previous next


A Greek settlement on the S coast of the Sea of Azov, 20 km E of Phanagonia. Founded in the 6th c. B.C., probably by Greek colonists from Phanagonia (Strab. 11.2.4), the settlement has been almost completely destroyed by the sea.

In the 1st c. B.C. the city was ringed with a brick wall and became a fortification within a general defensive system set up by the Bosporan state against Rome. Destroyed in the 1st c. A.D., it survived to the 3d c. and was then laid waste by the Getae.

The necropolis (5th c. B.C-3d c. A.D.), contains tumulus tombs with a dromos and burial chamber cut in the earth. There is no stone work. The archaeological finds made here are richer than those in the city: red-figured Attic lekythoi, jewelry of gold and bronze (ring representing Eros and Psyche). Among the terracottas is one showing Aphrodite and Priapos, another showing Aphrodite with a dolphin; some plaster Gorgon masks probably served to decorate the sarcophagus. The Pushkin Museum, Moscow, contains material from the site.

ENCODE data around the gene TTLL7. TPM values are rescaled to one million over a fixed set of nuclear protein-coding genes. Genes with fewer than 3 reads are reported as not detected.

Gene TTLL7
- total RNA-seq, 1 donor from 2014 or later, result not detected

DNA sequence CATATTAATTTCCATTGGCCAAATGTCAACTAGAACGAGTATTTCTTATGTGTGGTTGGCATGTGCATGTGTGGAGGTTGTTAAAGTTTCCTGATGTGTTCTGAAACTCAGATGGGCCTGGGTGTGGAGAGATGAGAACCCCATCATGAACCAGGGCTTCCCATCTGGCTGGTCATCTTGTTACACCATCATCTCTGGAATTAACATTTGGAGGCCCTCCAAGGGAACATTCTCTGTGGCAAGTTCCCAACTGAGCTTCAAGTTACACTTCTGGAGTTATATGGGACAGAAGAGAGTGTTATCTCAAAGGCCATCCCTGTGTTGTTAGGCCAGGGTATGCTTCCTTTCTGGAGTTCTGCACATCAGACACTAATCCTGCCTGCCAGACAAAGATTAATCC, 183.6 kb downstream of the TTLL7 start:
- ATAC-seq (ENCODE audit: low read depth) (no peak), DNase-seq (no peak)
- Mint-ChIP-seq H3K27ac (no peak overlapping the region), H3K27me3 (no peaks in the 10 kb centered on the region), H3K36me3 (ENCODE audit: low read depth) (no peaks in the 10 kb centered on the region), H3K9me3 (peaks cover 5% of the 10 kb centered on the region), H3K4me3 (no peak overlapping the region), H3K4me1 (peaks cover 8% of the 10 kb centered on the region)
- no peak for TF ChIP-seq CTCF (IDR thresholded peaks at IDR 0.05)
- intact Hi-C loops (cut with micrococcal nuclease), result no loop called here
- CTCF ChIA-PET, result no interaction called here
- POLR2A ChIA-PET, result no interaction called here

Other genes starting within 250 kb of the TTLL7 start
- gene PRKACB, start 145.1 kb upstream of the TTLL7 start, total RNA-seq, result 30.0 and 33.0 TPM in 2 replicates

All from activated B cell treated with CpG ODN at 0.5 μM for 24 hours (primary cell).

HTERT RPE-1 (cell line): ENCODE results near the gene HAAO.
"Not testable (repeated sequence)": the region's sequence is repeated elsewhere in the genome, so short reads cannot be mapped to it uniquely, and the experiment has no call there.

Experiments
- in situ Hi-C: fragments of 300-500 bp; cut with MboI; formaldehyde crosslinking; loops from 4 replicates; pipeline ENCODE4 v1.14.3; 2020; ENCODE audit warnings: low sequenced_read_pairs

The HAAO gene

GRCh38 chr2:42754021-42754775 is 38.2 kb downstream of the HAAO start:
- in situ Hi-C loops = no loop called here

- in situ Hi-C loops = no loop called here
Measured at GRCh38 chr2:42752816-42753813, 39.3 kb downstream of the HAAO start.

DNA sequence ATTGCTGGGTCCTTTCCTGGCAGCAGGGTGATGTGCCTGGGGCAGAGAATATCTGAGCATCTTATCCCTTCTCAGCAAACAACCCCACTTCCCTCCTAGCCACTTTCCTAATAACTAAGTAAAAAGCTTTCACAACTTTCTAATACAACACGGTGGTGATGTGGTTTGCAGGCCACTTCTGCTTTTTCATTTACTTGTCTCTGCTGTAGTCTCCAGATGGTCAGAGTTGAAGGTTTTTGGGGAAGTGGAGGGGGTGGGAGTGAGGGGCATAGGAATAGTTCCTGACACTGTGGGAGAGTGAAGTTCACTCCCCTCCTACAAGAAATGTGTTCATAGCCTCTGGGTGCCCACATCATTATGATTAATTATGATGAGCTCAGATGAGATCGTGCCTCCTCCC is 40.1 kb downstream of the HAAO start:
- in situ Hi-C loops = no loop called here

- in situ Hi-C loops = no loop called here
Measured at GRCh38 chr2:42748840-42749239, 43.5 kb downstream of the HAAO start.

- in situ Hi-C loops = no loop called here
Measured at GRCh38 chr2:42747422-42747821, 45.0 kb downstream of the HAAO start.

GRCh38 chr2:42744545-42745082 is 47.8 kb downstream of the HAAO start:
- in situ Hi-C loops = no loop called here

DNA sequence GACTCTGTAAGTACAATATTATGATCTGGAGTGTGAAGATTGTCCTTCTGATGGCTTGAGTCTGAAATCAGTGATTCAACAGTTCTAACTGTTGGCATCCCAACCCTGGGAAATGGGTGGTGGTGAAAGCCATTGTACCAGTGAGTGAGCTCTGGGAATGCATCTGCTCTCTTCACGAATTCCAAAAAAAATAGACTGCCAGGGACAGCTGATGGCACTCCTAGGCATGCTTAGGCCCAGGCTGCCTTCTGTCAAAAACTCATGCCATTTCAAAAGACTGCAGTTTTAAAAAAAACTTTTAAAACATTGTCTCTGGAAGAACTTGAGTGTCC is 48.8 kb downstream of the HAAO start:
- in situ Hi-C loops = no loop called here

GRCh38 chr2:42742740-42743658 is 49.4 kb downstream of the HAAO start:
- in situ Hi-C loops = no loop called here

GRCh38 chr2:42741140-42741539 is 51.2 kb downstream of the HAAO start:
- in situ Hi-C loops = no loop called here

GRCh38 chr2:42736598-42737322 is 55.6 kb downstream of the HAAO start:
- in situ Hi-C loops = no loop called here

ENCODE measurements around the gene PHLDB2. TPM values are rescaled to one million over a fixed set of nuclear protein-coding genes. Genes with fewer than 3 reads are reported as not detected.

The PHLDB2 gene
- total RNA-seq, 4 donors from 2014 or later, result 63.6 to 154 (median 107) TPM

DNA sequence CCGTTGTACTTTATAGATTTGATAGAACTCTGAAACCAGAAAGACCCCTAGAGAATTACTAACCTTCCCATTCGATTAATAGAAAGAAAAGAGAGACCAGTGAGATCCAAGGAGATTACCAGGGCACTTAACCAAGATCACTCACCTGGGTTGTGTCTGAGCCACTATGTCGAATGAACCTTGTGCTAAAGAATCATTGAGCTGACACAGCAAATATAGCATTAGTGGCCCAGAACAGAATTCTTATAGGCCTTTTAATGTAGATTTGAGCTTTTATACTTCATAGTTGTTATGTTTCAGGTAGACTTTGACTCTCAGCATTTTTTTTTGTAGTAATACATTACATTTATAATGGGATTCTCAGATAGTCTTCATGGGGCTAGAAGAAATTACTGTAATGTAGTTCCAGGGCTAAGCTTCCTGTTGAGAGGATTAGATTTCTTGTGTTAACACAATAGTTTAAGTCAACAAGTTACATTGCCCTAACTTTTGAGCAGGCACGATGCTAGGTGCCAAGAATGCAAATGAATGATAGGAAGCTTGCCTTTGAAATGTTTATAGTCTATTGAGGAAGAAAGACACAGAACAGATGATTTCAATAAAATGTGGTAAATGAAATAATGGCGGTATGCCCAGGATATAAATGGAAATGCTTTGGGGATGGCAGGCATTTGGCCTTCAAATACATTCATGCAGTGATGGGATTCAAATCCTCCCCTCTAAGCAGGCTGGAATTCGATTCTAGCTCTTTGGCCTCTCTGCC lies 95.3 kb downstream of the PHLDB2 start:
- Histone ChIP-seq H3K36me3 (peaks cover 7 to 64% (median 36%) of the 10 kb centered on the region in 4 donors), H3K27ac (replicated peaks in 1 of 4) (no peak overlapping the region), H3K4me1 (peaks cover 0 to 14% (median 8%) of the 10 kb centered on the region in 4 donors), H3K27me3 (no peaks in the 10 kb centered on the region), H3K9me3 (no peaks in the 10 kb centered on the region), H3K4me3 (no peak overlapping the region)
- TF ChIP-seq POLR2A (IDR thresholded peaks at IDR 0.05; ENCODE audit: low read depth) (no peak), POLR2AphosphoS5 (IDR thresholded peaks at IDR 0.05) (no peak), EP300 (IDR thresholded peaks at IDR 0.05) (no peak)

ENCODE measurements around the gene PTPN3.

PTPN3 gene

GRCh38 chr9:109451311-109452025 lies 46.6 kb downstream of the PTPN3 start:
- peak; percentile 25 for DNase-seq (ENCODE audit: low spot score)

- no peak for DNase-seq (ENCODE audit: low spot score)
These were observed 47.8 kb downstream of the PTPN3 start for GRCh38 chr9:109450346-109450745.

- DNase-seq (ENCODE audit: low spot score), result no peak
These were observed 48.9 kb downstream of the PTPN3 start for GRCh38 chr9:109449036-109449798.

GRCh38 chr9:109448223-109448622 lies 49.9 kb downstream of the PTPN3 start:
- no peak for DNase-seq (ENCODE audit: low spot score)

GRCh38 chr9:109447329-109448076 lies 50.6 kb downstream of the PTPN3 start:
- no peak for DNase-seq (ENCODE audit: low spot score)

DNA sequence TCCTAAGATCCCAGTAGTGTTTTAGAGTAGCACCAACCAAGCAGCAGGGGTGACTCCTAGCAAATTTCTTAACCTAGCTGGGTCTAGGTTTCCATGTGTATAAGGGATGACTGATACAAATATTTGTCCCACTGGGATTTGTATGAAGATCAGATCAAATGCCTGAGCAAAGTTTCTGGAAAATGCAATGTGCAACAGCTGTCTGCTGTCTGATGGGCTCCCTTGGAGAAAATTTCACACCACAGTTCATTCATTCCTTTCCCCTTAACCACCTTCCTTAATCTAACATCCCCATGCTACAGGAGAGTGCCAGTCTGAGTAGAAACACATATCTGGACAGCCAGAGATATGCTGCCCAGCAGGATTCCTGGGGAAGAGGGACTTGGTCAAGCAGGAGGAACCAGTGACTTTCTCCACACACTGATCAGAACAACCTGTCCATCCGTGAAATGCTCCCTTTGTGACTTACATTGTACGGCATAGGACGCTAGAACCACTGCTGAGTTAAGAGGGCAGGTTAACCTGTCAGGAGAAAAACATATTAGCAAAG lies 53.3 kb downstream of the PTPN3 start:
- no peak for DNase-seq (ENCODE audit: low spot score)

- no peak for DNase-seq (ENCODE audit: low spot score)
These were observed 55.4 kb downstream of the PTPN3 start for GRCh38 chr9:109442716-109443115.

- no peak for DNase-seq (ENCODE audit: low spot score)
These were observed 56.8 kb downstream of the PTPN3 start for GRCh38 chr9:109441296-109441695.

A. K. Korovina, “Raskopki nekropolia Tiramby v 1959 g.,” KSIA 89 (1962) 70-73; id., “Drevniaia Tiramba,” VDI (1963) 3.126-31; id., “Tiramba (gonodishche i nekropol'): Itog arkheologicheskii rabot ekspeditsii GMII za 1959, 1961-1963 i 1965 gody,” Soobshcheniia Gosudarstvennogo Muzeia izobrazitel'nykh iskusstv imeni A. S. Pushkina 4 (1968) 54-84.


hide References (1 total)
  • Cross-references from this page (1):
hide Display Preferences
Greek Display:
Arabic Display:
View by Default:
Browse Bar: